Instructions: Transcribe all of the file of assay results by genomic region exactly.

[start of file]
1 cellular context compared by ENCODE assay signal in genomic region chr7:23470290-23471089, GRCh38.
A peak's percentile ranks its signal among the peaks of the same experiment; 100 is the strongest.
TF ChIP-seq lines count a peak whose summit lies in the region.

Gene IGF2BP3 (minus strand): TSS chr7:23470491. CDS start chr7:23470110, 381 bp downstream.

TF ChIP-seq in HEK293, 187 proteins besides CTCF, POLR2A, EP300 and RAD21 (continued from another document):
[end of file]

1 cellular context compared by ENCODE assay signal in genomic region chr7:23470290-23471089, GRCh38.
A peak's percentile ranks its signal among the peaks of the same experiment; 100 is the strongest.
TF ChIP-seq lines count a peak whose summit lies in the region.

Gene IGF2BP3 (minus strand): TSS chr7:23470491. CDS start chr7:23470110, 381 bp downstream.

TF ChIP-seq in HEK293, 187 proteins besides CTCF, POLR2A, EP300 and RAD21 (continued from another document):